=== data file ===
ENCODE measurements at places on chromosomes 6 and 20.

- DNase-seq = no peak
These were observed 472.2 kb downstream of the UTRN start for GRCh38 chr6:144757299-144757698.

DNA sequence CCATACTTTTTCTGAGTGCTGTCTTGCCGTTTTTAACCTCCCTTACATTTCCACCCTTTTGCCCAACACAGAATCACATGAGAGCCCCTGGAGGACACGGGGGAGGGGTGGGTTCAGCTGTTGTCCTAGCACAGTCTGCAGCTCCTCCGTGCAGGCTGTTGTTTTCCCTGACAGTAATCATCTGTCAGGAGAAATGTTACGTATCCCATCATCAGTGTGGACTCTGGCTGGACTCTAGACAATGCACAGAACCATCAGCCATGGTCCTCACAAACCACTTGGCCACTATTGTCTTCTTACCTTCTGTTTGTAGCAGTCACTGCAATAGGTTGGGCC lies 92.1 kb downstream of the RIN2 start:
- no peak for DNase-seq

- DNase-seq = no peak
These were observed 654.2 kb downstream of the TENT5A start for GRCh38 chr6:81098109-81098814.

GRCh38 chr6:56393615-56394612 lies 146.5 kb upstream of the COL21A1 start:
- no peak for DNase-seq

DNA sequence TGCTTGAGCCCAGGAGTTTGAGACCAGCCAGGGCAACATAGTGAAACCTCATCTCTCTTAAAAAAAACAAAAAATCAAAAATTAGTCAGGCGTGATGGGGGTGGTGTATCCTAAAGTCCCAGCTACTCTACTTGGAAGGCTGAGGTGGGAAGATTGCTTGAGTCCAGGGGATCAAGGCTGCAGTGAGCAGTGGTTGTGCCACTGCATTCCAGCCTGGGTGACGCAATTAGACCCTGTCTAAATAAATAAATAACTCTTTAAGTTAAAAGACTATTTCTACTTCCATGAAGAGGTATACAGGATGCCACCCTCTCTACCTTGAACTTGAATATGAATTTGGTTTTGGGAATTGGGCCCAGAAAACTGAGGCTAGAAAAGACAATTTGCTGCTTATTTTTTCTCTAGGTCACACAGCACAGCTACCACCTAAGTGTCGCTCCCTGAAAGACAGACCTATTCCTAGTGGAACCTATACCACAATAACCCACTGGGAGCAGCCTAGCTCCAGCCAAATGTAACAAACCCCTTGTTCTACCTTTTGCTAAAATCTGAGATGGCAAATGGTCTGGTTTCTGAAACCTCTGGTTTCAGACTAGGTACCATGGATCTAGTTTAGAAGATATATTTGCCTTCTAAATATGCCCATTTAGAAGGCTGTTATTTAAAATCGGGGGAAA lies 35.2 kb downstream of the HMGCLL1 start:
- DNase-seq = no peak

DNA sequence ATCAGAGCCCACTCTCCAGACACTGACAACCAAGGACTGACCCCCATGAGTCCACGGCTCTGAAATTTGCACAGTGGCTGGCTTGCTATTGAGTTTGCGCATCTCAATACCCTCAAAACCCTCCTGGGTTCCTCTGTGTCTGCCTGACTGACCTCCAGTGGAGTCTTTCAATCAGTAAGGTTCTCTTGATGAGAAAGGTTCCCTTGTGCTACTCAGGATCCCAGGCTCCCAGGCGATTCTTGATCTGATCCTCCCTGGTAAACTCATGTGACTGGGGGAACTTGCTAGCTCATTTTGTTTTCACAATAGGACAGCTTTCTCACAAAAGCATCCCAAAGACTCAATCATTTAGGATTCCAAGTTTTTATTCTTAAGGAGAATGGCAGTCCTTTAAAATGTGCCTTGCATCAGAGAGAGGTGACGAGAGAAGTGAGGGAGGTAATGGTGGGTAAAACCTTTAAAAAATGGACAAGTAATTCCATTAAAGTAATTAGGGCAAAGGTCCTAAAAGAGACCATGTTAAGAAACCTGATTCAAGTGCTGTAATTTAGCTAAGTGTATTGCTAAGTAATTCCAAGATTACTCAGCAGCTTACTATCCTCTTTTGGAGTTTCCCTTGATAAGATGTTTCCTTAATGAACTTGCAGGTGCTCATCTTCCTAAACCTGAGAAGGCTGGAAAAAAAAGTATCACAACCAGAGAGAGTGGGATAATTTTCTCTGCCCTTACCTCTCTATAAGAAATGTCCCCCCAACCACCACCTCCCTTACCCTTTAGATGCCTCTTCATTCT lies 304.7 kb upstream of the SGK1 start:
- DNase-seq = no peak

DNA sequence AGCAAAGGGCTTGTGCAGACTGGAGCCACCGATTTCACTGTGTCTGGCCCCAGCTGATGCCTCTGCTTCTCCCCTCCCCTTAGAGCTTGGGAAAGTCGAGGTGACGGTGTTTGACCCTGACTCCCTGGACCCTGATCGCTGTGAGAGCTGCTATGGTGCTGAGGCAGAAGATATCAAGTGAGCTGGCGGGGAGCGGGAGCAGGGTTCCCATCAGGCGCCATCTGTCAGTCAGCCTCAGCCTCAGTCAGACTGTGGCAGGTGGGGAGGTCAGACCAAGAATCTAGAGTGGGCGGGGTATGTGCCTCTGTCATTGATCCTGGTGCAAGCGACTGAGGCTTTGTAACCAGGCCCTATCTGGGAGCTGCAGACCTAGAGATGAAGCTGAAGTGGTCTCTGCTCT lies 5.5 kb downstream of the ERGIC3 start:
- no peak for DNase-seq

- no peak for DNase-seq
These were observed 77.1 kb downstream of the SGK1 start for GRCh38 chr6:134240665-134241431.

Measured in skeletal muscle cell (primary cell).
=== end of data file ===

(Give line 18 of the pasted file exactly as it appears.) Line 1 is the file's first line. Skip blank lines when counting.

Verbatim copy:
Measured in skeletal muscle cell (primary cell).